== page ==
Geo-Generations: 60 Years in the ‘Patch’ and Counting
When C. N. ‘Tom’ Tinker graduated from the University of Michigan in 1955 with an M.S. in Geology, he went to work for Shell Oil Company, retiring from Shell 39 years later after a full and satisfying career. “Old wireline logs. Low-resolution 2D seismic. Slide rulers. Oil was hard to find in those days,” Tom said, “but easy to produce!”
When Scott W. Tinker graduated from the University of Michigan in 1985 with an M.S. in Geology, he had little expectation that he would work at the same company, or even in the same industry, for his full career. He worked for three oil and gas companies before joining the University of Texas at Austin in 2000. “In my industry years, computer technology exploded and we were making some of the first 3D computer reservoir models integrating core, log, and seismic data,” recalls Scott. “It was a blast!”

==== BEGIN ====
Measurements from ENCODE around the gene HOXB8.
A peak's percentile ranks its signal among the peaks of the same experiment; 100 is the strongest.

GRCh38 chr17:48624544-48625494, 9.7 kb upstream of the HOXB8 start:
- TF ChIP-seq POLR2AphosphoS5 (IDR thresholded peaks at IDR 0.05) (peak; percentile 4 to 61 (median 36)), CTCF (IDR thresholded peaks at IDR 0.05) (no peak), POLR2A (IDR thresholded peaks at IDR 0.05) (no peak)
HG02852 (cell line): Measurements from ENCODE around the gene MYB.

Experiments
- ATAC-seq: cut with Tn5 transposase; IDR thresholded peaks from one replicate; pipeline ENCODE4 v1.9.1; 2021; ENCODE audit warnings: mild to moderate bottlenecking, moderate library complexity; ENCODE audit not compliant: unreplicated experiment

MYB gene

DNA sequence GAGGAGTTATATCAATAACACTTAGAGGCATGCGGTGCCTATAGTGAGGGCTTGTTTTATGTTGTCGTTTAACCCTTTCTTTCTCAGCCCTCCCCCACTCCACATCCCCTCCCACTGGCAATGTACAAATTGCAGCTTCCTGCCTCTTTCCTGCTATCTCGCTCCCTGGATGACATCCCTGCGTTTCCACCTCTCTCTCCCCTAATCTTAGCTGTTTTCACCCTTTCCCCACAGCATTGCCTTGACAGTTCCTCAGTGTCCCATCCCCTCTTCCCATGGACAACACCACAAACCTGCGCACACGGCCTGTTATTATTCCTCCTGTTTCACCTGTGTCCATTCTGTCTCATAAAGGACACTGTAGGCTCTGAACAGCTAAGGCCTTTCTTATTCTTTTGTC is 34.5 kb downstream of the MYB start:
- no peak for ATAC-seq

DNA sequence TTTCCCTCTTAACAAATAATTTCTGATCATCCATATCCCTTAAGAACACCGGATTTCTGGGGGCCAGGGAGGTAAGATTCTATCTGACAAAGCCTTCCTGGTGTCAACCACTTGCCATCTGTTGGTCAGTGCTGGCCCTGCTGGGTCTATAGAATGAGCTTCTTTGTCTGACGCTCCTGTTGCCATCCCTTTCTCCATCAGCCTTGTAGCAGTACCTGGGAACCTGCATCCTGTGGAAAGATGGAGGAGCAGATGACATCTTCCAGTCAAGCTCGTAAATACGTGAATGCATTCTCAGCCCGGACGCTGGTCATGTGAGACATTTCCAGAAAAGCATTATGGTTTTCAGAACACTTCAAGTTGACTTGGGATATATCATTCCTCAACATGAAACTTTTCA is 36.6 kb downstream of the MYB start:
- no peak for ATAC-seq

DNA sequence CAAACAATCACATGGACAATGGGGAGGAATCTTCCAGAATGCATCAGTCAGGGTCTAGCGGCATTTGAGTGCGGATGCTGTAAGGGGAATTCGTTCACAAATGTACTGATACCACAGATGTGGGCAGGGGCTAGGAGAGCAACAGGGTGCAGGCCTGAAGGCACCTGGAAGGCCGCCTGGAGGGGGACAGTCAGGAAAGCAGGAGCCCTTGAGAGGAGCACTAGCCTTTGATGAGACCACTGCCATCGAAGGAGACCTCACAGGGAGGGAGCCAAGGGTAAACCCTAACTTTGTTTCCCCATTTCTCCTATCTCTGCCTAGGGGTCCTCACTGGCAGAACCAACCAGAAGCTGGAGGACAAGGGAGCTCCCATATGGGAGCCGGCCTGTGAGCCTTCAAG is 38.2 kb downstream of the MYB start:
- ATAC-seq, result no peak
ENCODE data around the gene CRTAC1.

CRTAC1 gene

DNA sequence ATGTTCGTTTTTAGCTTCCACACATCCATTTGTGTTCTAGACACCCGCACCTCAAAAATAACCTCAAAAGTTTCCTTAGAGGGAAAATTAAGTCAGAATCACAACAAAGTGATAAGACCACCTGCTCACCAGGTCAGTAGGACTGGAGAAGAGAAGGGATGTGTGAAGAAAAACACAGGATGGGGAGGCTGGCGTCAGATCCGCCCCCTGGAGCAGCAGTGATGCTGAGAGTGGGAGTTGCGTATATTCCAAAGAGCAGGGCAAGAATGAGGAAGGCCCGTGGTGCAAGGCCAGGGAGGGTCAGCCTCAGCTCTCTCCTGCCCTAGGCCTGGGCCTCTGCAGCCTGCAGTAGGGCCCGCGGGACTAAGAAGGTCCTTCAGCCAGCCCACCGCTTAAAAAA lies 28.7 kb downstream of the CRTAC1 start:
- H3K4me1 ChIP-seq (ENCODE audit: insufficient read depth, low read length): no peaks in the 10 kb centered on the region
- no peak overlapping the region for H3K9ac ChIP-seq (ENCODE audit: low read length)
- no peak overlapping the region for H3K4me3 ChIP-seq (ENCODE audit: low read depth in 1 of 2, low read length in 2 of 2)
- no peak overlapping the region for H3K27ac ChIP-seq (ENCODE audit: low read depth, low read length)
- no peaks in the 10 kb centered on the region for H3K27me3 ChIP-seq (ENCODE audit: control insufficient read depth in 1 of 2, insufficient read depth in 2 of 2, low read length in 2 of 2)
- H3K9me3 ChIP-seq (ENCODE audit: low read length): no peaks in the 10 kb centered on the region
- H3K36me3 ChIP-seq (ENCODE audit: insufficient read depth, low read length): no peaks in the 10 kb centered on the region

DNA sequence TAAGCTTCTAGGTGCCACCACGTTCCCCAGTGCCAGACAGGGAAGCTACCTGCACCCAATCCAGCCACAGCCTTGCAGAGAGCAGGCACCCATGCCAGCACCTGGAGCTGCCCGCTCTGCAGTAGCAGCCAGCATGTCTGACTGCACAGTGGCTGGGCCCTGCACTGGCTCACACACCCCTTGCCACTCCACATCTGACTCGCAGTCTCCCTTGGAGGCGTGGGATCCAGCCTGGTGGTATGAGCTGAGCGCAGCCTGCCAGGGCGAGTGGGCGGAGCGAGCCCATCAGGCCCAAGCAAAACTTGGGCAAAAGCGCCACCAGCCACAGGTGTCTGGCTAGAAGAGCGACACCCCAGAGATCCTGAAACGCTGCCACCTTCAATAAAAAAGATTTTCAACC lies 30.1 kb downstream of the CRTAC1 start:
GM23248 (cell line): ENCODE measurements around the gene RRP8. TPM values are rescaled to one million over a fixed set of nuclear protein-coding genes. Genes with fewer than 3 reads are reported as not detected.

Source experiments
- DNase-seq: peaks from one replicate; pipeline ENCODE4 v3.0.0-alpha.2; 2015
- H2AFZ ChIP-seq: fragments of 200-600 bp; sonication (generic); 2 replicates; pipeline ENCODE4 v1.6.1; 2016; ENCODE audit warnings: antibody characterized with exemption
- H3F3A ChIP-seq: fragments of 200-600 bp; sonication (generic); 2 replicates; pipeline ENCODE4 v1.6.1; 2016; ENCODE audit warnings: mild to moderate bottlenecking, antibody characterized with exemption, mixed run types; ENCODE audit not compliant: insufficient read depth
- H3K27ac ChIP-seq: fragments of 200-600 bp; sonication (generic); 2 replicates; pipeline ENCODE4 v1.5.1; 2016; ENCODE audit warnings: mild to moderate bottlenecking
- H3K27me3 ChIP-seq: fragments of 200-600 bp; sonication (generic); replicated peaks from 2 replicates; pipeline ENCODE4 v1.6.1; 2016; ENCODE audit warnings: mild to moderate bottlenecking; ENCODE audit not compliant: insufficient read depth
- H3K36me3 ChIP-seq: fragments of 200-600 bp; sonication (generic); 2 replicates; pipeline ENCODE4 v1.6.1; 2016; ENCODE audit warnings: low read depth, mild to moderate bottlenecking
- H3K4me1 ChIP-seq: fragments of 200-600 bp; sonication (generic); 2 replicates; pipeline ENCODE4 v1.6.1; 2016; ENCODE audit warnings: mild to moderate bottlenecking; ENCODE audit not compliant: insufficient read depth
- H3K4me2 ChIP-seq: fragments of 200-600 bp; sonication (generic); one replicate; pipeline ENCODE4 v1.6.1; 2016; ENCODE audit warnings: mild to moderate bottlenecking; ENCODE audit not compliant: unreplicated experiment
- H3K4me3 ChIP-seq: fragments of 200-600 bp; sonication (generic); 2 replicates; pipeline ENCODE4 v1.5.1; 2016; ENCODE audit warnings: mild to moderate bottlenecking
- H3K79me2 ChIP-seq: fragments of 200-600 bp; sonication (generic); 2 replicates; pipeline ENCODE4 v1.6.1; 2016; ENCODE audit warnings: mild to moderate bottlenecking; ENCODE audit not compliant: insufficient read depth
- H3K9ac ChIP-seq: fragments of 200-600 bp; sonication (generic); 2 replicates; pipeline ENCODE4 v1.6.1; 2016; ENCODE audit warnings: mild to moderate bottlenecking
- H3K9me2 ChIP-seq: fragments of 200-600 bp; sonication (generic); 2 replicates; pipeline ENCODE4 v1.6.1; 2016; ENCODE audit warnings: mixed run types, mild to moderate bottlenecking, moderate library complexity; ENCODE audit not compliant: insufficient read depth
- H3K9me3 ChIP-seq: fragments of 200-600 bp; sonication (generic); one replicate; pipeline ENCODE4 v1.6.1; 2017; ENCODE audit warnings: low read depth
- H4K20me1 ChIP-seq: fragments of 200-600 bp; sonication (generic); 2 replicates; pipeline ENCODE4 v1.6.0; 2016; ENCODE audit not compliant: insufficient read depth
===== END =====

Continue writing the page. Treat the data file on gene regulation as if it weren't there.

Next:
Today, Nathan S. Tinker is working toward an M.S. degree in Geology at the University of Texas at Austin. “We are gathering massive amounts of digital outcrop data using drones; conducting full-basin analyses on integrated computer systems; and bringing in chemistry, physics, biology, and nanotechnology. Unconventional reservoirs are pretty easy to find, but really hard to produce!” laughs Nathan. “Who knows where my career will take me? But it will likely be around the world.”
During their facilitated panel, Tom, Scott, and Nathan (Fig. 1) will consider industry, technology, science, political, and economic trends that have impacted and will continue to impact geoscientists in the oil and gas industry. And, of course, share a few fun stories along the way!
AAPG Datapages/Search and Discovery Article #90219 © 2015 GCAGS, Houston, Texas, September 20-22, 2015